A man from southern Alberta has been charged with mischief after police say he tried to lick a product inside a food store as part of an online prank related to the COVID-19 pandemic.
Police in Taber said it happened on April 2.
“A group of four people had entered the store and tampered with a product by attempting to lick the item with their tongue,” Chief Graham Abela said in a Facebook post. “A witness to the event was concerned about the activity and reported it to the store management.”
He said the business had to remove some items and sanitize the area where the group was spotted.
Police said a licence plate was written down and officers were able to find the four suspects. One of them, a 20-year old from Taber, has been charged with mischief under $5,000.
Abela said the prank was based on what some people are calling the COVID Challenge on the popular video app TikTok.
“Taber police consider this type of activity a serious breach of good citizenship and conduct that is required during this time of crisis,” wrote Abela. “Reliable and clean food supply is one of our greatest needs at this time. To waste cleaning supplies and food from our shelves during this pandemic is unacceptable.”
“We will investigate and where necessary lay charges to the fullest extent of the law to help curb this type of prank.”
TikTok has become popular in the U.S. and other countries, attracting celebrities and companies eager to reach kids and young adults who don’t use traditional media.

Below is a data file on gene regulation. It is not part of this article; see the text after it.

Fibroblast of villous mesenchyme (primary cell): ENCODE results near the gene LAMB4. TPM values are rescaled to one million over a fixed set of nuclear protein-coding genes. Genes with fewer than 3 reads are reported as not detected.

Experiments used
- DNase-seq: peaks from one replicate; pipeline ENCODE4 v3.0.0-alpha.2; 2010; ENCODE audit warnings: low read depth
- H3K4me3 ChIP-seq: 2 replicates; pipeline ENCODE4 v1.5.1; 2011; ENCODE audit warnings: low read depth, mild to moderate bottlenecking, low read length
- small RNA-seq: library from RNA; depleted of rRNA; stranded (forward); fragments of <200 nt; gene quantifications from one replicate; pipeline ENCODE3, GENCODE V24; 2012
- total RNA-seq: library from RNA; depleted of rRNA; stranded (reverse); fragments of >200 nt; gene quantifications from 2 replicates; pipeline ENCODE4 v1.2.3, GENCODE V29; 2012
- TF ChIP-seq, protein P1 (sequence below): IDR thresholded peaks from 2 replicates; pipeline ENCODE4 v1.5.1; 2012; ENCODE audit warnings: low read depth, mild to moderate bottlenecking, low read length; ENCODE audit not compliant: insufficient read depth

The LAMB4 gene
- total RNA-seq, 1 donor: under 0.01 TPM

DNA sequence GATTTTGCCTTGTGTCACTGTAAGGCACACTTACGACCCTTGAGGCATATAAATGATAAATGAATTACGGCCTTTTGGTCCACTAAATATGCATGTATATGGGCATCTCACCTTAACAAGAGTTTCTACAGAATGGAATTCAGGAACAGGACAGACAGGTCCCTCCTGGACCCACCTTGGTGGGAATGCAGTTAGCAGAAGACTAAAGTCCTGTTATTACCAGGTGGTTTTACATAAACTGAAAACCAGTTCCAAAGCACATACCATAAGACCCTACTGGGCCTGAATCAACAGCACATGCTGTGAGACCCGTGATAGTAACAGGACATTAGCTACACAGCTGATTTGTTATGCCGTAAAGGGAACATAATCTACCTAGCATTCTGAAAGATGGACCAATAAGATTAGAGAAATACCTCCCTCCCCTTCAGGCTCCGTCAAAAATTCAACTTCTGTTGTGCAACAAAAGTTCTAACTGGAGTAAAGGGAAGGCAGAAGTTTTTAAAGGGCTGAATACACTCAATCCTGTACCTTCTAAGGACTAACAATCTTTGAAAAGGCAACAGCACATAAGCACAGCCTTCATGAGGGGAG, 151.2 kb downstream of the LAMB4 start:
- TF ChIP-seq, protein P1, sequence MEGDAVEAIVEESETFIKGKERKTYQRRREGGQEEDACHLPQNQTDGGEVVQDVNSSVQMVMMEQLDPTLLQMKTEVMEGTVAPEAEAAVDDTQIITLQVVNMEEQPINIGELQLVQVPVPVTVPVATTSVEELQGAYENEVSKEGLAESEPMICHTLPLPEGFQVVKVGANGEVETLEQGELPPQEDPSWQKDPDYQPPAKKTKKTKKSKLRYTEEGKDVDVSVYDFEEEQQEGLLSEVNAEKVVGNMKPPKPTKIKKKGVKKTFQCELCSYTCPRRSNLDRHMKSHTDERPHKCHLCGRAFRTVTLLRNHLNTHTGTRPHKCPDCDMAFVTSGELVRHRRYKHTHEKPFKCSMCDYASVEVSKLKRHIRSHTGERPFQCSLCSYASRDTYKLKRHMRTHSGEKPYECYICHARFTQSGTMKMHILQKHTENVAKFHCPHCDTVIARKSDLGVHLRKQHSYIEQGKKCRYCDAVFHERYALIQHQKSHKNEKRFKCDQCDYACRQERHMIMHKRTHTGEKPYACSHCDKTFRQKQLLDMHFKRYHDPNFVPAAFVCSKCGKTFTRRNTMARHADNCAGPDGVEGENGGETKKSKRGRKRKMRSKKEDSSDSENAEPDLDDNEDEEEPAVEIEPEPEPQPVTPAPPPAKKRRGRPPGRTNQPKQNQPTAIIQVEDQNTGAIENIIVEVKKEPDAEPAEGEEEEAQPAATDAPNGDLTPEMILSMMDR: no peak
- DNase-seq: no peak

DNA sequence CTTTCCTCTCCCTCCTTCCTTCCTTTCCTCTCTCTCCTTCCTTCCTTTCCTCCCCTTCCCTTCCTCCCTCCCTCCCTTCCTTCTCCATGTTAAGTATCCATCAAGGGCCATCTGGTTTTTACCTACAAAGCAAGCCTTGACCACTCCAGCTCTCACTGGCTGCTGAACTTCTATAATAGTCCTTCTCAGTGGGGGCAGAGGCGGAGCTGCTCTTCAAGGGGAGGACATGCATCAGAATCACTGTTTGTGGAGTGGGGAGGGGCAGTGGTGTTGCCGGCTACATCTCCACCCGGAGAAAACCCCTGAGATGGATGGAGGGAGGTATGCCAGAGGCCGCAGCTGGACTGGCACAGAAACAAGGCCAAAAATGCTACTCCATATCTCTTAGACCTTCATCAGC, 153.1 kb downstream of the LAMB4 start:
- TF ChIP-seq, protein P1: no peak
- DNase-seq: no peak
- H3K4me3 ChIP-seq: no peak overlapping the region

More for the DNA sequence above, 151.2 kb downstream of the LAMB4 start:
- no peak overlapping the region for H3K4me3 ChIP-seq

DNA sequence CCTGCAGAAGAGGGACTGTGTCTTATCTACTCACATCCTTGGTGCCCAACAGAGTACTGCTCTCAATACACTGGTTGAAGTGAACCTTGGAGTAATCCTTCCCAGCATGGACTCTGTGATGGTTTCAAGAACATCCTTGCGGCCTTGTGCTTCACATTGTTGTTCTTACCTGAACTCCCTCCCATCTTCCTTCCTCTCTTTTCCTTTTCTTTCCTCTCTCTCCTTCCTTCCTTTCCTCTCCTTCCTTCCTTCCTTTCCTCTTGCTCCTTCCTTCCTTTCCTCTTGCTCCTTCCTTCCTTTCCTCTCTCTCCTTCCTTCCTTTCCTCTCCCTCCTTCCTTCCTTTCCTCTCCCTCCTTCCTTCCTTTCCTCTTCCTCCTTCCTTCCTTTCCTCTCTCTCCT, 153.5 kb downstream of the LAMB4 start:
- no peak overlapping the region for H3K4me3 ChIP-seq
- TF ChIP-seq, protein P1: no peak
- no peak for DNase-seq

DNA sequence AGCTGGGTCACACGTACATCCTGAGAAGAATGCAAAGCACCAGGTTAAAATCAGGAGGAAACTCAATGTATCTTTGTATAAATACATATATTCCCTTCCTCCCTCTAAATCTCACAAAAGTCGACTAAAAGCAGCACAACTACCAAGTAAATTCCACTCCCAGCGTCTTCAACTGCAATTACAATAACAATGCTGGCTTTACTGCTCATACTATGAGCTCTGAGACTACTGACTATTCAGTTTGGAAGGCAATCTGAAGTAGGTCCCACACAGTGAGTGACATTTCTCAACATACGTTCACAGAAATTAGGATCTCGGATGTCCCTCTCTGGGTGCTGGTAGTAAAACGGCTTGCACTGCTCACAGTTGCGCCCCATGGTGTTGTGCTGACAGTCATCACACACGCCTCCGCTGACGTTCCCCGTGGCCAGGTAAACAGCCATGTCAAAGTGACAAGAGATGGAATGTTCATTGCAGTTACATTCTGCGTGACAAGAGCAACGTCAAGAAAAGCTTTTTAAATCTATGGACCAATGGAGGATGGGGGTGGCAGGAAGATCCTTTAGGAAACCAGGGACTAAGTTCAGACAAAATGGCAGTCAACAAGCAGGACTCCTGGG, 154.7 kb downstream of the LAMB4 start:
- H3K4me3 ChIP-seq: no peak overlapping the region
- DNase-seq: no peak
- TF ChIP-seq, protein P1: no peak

Companies and users often start hashtag-based challenges that invite others to participate by posting their own videos.
The coronavirus or COVID challenge doesn’t appear to be widespread.
The Daily Mail has reported that a California social media influencer – a person who gains a large following for their posts – has claimed he was in hospital with COVID-19 after licking a toilet bowl.
The influencer reportedly imitated a stunt by TikTok user Ava Louise, who filmed herself licking a toilet seat on a plane with the caption “coronavirus challenge.” She later claimed it was a clean toilet seat on a private plane.
A spokesperson for TikTok said in an email that the trend is a violation of its community guidelines, which “prohibits content that encourages, promotes, or glorifies dangerous challenges that might lead to injury.”
Taber police did not release the accused’s name, but said in the Facebook post that he will appear in Taber provincial court on July 7 to face the charges. They declined an interview request.
In a response to a question in the post about whether additional charges will be laid, police said they have no grounds to charge the other three people.